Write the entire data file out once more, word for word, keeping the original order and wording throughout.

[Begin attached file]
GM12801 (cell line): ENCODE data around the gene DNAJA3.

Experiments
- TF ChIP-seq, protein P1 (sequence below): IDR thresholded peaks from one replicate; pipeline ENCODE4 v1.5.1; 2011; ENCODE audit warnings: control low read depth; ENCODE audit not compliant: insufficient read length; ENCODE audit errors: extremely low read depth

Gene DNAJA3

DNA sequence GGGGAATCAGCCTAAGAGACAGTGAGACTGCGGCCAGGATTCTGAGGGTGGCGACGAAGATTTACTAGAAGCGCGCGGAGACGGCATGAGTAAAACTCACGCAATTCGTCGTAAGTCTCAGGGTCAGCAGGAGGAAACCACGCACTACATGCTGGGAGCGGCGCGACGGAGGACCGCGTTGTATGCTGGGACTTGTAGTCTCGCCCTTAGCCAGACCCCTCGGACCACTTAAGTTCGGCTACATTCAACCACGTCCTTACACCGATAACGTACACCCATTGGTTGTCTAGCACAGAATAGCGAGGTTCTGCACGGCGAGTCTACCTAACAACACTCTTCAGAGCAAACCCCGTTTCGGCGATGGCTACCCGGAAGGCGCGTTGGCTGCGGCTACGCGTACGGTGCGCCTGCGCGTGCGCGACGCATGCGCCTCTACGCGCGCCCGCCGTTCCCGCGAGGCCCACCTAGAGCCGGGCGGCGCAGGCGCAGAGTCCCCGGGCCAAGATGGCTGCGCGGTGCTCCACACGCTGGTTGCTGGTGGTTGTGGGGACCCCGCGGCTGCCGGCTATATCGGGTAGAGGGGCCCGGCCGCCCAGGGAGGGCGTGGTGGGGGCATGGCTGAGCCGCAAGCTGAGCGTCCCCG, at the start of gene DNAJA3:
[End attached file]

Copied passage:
GM12801 (cell line): ENCODE data around the gene DNAJA3.

Experiments
- TF ChIP-seq, protein P1 (sequence below): IDR thresholded peaks from one replicate; pipeline ENCODE4 v1.5.1; 2011; ENCODE audit warnings: control low read depth; ENCODE audit not compliant: insufficient read length; ENCODE audit errors: extremely low read depth

Gene DNAJA3

DNA sequence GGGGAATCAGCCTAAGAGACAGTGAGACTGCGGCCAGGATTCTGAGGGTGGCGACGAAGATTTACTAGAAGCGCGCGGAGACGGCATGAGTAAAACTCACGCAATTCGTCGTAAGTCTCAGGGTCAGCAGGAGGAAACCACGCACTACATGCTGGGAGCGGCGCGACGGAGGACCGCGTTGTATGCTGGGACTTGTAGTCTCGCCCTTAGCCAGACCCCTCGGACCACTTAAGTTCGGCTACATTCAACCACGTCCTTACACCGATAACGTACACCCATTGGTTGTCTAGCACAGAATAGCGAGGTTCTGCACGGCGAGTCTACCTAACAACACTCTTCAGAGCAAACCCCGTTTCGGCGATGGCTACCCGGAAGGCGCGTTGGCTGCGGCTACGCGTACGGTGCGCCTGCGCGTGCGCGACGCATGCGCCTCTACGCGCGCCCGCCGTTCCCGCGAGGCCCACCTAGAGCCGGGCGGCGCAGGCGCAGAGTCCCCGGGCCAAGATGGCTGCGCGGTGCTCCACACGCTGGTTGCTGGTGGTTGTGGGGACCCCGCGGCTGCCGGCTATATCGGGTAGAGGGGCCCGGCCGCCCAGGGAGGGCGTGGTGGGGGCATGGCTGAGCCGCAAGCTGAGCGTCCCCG, at the start of gene DNAJA3: